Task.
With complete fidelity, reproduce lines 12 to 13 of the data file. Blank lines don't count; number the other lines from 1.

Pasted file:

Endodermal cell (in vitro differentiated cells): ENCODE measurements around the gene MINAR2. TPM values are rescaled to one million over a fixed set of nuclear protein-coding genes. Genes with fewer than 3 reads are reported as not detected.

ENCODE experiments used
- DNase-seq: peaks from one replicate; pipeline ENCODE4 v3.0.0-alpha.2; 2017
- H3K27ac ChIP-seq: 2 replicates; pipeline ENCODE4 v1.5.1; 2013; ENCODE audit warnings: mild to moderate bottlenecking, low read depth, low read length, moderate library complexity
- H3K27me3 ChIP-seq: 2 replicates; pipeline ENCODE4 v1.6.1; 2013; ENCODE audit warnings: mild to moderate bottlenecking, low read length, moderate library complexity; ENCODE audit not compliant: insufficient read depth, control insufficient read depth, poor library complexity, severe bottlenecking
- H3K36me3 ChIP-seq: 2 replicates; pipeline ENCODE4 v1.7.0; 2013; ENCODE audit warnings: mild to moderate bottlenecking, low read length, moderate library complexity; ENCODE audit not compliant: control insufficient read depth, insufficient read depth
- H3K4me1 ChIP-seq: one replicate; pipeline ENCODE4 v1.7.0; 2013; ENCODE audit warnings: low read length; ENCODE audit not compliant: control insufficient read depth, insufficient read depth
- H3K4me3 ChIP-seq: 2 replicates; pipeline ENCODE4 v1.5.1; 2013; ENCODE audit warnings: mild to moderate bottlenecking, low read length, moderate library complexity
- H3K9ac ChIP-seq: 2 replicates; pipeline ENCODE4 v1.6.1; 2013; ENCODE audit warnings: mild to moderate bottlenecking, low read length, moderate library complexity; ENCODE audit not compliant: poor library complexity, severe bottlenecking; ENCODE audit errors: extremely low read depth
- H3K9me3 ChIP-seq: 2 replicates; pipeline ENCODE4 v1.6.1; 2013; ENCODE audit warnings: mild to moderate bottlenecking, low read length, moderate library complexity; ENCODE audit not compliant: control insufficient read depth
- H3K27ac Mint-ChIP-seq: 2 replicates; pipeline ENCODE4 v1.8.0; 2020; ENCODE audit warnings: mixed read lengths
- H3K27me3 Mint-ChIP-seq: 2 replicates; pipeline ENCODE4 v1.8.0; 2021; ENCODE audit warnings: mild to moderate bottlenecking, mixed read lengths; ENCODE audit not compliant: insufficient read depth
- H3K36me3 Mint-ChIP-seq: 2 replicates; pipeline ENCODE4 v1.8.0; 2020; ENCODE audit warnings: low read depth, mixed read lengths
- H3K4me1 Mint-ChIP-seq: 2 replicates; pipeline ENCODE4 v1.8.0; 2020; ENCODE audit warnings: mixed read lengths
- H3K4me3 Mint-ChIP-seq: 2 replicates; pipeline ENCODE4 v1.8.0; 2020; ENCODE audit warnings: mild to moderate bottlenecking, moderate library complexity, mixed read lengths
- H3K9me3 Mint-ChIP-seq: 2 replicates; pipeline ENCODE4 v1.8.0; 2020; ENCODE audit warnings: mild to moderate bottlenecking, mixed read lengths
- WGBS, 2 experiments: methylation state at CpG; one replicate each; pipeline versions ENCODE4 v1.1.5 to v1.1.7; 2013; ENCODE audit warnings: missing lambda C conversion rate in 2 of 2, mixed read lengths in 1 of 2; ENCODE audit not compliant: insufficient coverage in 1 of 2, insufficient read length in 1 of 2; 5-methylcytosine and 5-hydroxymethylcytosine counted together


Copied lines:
- H3K27me3 Mint-ChIP-seq: 2 replicates; pipeline ENCODE4 v1.8.0; 2021; ENCODE audit warnings: mild to moderate bottlenecking, mixed read lengths; ENCODE audit not compliant: insufficient read depth
- H3K36me3 Mint-ChIP-seq: 2 replicates; pipeline ENCODE4 v1.8.0; 2020; ENCODE audit warnings: low read depth, mixed read lengths